The commission cap on the Denver grocery delivery app is disappearing.
Councilor Kendra Black, who led efforts last fall to set a maximum of 15 percent on commissions billed to restaurants by apps for grocery delivery like DoorDash and Uber Eats, said the city will not exceed the cap extend June 14th when it expires.
Black said the commission cap was a response to struggles by local restaurants facing pandemic restrictions. She said she won’t push for it to be extended as restrictions on restaurants across the city were lifted since last week.
“Our Economic Development and Opportunities division is not inclined to endorse one industry over another, and there were a few cities and states across the country that had caps,” Black told BusinessDen. “(These cities are) all eliminate them. And I think the delivery industry has adapted, they got the message. “
Black said she would press to expand other elements of the measure passed last October. It also banned delivery apps from locking in restaurants without their permission and charging for phone calls that did not result in an order, and certain information should be included on receipts. Should a new measure be adopted, these elements will remain.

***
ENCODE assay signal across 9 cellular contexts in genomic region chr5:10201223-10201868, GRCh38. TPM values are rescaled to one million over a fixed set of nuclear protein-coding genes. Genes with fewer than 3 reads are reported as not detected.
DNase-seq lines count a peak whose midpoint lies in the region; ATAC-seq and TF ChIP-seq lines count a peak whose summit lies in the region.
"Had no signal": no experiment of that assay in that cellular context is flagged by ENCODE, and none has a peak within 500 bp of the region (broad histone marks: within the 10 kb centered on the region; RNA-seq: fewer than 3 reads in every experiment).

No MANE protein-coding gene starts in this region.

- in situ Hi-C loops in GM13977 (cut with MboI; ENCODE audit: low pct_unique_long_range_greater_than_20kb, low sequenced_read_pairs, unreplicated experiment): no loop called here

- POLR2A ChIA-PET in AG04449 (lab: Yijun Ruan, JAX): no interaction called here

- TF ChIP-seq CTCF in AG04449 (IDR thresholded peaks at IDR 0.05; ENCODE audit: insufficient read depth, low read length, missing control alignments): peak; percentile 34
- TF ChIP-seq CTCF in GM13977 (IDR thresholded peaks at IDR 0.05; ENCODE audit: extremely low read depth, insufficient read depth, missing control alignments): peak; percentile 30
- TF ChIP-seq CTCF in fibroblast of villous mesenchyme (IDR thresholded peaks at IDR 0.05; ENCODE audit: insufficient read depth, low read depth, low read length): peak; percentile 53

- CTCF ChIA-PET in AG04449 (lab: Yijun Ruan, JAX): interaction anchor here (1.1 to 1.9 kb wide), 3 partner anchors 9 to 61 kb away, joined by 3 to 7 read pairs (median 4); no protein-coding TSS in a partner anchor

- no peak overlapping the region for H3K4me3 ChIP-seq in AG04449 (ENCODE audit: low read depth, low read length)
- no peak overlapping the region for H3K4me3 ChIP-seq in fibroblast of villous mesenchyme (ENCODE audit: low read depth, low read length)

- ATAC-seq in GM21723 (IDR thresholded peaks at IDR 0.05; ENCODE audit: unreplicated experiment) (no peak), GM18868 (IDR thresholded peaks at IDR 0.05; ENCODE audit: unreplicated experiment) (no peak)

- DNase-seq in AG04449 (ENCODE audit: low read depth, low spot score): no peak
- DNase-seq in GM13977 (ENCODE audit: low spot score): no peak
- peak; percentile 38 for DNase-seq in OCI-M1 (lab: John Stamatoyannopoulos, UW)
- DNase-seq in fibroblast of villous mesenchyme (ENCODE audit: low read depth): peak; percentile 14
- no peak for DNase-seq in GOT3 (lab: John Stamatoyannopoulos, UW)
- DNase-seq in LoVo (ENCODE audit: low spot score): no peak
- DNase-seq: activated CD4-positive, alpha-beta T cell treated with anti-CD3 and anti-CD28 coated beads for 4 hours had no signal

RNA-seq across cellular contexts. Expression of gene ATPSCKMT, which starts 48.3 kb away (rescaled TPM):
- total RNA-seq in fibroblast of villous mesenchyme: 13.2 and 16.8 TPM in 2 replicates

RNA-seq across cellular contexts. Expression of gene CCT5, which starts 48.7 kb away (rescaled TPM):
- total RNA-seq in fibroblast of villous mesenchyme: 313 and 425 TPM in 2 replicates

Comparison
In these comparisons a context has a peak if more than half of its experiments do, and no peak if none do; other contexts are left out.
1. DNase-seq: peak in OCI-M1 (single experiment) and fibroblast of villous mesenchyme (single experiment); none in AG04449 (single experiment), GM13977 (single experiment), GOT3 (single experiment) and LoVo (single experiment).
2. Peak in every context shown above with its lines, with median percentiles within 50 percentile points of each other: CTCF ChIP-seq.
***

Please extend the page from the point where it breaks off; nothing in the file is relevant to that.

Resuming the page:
Black said ahead of the cap’s original passage that some restaurants were paying up to 35 percent for a meal ticket to the app companies. The measure originally lasted until February 9, but was extended to the next month in winter.
Denver wasn’t the only big city to legislate like this. San Francisco, Chicago and New York City were at the forefront.
The Chicago commission cap expired last month. New York’s was extended by 90 days after 100 percent capacity additions last summer, and San Francisco was able to hold its position for two months after the restaurants opened at full capacity.
“Restaurants are the heart of our communities and our culture,” said Black. “This has been a positive way of helping them during a stressful time.”
Black noted that DoorDash released a new “partnership plan” model last month, with three options for the commission paid by the restaurants.
Options vary from 15 percent for the simplest plan to 25 or 30 percent for the middle (“Plus”) and top (“Premier”) plans. The upper level plans provide access to “DashPass” customers. At the Premier level, a month without commission is offered if fewer than 20 offers are accepted through the app.
“Nationwide, third-party vendors have responded to caps like ours to create improved pricing structures that are acceptable to restaurant attorneys,” said Black.
DoorDash responded to Denver’s cap by charging customers a “Denver Fee” of $ 2 per order. However, a company spokeswoman said this week that the fee was recently suspended.
“In response to price controls in Denver, we introduced a small fee to ensure that we continue to provide merchants and customers with a high level of service while paying dashers significant revenue. We raised that fee earlier this month and look forward to continuing to work with policy makers to help restaurants recover. “